Aimed at those who want the comfort and convenience of a skirt but with the protection of a holstered gun, the Tuck & Carry occupies what I term apparel holsters -- that is clothing/holster duos. With four holster pockets to choose from, the Tuck & Carry looks to provide versatility; but does it actually hold up to the rigors of concealed carry? Let's find out.
Tuck & Carry
Utilizing an ambidextrous approach, the skirt comes equipped with four pockets on the beltline ready to accommodate firearms up to 23-ounces. The holster pockets are, just that, pockets more or less. Using an elastic style fabric for retention, the gun nestles inside the area between the wearer and the elastic. A slightly smaller pocket sits on top of the holster with enough space for a CCW permit or similarly sized ID card -- more on this in a bit.
The skirt's waistband is made from an 84 percent Nylon/16 percent Spandex combo, which feels pretty soft and comfortable against the skin. The waistband is also equipped with a decorative and useful drawstring if you need to tighten the skirt. Sizes range from XS to XXL.
In addition to front concealed carry holsters, the skirt also features two firearm holsters in the rear to carry in the kidney position. Pictured above is a Sig Sauer P238. (Photo: Jacki Billings/Guns.com)
The skirt comes in black only -- a classic in the fashion industry known for pairing with just about anything. Alexo Athletica has done a fantastic job creating a skirt that easily transitions from the boardroom to the soccer field. I've worn this with a t-shirt and low-rise Converse for a scaled-down look as well as with a nice button-up blouse and heels for a dressed-up date night aesthetic. The strength of the Tucky & Carry comes from its versatility to adapt to the wearers' needs.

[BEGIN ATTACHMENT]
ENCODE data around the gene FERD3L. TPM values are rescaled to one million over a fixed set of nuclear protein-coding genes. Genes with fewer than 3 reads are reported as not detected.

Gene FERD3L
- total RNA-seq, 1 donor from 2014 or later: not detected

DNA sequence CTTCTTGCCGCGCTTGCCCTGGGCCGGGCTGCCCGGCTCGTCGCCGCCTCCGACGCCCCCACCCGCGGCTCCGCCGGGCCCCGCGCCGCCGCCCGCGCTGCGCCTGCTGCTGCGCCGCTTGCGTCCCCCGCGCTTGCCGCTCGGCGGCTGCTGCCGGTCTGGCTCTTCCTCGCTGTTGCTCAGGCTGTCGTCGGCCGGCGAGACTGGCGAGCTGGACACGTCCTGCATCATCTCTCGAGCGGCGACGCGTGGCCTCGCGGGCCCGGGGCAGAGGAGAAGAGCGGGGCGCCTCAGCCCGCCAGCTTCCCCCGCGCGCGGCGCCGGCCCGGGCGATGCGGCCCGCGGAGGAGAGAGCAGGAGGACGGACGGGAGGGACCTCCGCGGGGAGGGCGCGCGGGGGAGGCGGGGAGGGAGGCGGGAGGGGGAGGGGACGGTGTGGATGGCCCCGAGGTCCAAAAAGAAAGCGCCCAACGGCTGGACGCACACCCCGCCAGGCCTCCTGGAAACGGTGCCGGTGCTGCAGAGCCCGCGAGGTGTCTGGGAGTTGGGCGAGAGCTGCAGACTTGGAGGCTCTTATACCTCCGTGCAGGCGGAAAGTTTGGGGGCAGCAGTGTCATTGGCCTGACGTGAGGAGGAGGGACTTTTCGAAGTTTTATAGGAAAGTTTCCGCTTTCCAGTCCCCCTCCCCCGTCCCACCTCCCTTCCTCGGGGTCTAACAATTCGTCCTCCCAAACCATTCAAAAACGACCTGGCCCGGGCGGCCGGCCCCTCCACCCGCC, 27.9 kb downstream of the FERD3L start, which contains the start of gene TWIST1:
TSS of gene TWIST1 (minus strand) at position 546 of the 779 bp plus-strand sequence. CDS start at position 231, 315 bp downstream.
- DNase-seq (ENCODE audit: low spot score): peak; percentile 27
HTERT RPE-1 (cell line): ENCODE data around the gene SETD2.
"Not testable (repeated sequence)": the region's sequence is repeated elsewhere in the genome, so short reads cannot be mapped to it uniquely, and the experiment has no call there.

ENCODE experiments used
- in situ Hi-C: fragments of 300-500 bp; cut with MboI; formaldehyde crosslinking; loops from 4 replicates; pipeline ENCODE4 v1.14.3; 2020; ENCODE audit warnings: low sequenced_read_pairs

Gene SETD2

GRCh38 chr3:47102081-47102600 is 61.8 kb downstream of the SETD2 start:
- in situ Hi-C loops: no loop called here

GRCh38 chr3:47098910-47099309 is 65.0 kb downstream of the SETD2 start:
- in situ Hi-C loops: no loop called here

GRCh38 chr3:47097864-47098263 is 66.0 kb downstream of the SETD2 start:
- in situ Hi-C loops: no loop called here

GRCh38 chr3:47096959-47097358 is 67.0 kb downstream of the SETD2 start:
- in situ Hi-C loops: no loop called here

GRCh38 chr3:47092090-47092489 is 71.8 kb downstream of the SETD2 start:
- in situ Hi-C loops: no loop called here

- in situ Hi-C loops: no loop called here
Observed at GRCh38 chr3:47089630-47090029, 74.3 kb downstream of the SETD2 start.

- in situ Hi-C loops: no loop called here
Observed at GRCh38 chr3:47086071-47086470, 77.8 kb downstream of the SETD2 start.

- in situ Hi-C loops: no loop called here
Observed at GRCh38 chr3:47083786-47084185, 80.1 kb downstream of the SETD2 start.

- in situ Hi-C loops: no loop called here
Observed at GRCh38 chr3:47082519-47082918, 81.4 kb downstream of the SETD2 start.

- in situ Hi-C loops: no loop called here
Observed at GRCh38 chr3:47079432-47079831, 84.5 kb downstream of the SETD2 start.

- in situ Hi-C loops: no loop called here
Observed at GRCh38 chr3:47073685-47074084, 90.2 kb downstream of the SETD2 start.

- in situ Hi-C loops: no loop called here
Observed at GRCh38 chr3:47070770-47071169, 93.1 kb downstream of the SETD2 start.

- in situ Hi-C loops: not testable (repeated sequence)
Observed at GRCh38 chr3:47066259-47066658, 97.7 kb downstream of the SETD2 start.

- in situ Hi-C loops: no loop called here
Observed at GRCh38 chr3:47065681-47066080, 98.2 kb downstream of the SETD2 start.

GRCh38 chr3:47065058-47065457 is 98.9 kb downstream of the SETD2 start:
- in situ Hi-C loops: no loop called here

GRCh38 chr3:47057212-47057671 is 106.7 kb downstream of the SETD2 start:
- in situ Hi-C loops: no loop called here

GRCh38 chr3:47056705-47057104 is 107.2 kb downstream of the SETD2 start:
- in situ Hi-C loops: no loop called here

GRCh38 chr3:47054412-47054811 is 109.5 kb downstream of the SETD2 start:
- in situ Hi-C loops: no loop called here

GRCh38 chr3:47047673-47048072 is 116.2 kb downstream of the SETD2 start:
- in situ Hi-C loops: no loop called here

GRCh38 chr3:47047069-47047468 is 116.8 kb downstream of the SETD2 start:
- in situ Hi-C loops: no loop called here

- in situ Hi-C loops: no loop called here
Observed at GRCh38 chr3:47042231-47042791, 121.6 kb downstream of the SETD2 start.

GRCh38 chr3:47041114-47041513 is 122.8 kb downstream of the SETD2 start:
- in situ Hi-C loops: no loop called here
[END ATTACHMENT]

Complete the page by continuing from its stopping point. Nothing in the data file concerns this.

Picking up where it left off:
Not to mention, it has pockets! Yes, I said pockets. This might not seem like a big deal to some, but those of us who identify as women know this is a huge win. With faux pockets prevalent in women's clothing, a good pocket that is deep enough to store keys, and even your cellphone is a welcomed change. The Tuck & Carry pockets stowed my giant iPhone X Max with room to spare.
While I love the Tuck & Carry look, the real question centers on whether it is a worthy option for concealed carry. Full disclosure, I am not a huge fan of apparel-style holsters, and I rarely find myself in need of one since I spend most days working out of my home office in jeans. That said, I realize not every concealed carrier has that same luxury, so I wanted to give this a try.
The Tuck & Carry Skirt can accommodate guns up to 23-ounces, which amounts to about the size of a Smith & Wesson Shield, pictured above. (Photo: Jacki Billings/Guns.com)
After researching, I decided to test the skirt out with my Sig Sauer P238 and Smith & Wesson Shield. Both on the smaller side, these both fell within Alexo's guidelines for carry. I ordered a size small, and it fit my 5-foot 2-inch, 100-pound frame perfectly. As far as comfort, this skirt has it. It's light, breathable, and stylish -- all the things you want in quality above the knee skirt. Not to mention, pockets -- it bears repeating.
Concealed carry-wise, the skirt performed as expected. After a year with its Carry Runners, I came to this review already familiar with the Alexo design. I knew what to expect, and that consistency is advantageous for the company and its products. The holster pockets retained my gun well, though I intend to conduct further testing to see how the fabric maintains over time.